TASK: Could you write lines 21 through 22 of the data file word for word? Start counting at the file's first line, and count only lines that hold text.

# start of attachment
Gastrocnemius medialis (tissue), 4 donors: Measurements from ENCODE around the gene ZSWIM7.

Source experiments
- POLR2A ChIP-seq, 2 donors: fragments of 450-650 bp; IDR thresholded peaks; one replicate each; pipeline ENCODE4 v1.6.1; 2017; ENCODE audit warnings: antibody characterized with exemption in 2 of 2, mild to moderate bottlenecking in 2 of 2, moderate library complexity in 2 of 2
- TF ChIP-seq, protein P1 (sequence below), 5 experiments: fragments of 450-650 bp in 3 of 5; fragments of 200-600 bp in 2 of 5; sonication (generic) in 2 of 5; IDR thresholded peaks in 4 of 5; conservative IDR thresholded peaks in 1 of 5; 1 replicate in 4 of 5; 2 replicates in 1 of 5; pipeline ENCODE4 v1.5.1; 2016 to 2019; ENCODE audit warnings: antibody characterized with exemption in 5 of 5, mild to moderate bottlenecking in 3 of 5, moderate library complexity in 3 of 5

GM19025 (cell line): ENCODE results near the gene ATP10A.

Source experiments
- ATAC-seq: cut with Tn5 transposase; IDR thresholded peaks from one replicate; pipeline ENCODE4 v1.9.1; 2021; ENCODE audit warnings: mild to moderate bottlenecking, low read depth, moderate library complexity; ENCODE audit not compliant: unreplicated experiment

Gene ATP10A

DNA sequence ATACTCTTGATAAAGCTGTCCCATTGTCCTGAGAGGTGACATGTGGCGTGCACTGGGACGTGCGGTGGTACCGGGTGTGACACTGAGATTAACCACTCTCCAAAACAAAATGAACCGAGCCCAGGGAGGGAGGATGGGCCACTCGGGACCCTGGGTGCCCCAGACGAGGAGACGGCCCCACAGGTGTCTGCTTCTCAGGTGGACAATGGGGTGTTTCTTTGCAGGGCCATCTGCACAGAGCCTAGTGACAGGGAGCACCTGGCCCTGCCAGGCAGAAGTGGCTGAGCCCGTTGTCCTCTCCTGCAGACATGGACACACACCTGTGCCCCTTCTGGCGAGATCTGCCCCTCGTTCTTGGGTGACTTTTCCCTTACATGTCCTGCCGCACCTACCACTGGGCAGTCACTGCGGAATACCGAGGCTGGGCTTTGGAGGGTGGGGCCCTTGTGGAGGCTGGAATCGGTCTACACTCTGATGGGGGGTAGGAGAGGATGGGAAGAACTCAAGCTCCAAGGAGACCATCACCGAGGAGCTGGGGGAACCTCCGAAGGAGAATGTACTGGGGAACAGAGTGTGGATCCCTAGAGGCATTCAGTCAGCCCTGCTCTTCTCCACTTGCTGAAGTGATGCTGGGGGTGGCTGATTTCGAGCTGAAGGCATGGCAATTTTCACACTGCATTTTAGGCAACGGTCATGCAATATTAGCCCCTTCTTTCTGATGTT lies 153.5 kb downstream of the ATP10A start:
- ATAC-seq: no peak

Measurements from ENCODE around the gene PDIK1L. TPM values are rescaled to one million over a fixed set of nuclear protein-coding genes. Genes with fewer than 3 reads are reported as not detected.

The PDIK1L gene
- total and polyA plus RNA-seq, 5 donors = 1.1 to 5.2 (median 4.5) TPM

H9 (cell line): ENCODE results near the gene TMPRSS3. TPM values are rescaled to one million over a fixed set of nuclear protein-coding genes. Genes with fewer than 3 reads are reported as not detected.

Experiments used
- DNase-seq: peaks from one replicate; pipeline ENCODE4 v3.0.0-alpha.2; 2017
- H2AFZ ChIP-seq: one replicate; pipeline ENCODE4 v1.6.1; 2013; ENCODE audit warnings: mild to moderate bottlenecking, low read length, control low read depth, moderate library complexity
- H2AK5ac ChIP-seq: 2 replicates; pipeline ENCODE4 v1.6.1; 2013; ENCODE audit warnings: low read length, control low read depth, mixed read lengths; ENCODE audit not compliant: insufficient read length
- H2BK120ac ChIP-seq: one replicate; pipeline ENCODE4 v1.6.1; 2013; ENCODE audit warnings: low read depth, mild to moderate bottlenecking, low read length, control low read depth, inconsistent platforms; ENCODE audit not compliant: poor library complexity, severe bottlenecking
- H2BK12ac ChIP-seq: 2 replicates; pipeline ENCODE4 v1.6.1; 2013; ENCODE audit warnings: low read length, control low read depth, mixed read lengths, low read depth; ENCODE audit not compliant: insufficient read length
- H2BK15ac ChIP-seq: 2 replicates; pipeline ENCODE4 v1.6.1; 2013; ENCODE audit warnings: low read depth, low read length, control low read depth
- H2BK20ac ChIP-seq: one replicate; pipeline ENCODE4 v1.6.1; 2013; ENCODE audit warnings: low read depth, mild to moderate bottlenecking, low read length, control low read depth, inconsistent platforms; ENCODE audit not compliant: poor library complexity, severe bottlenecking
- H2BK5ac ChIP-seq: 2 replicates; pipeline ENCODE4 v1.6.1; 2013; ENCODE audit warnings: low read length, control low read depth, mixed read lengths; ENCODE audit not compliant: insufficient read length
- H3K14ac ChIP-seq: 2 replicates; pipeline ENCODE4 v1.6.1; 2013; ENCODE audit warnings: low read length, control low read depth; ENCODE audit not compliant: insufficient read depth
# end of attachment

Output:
- H2BK15ac ChIP-seq: 2 replicates; pipeline ENCODE4 v1.6.1; 2013; ENCODE audit warnings: low read depth, low read length, control low read depth
- H2BK20ac ChIP-seq: one replicate; pipeline ENCODE4 v1.6.1; 2013; ENCODE audit warnings: low read depth, mild to moderate bottlenecking, low read length, control low read depth, inconsistent platforms; ENCODE audit not compliant: poor library complexity, severe bottlenecking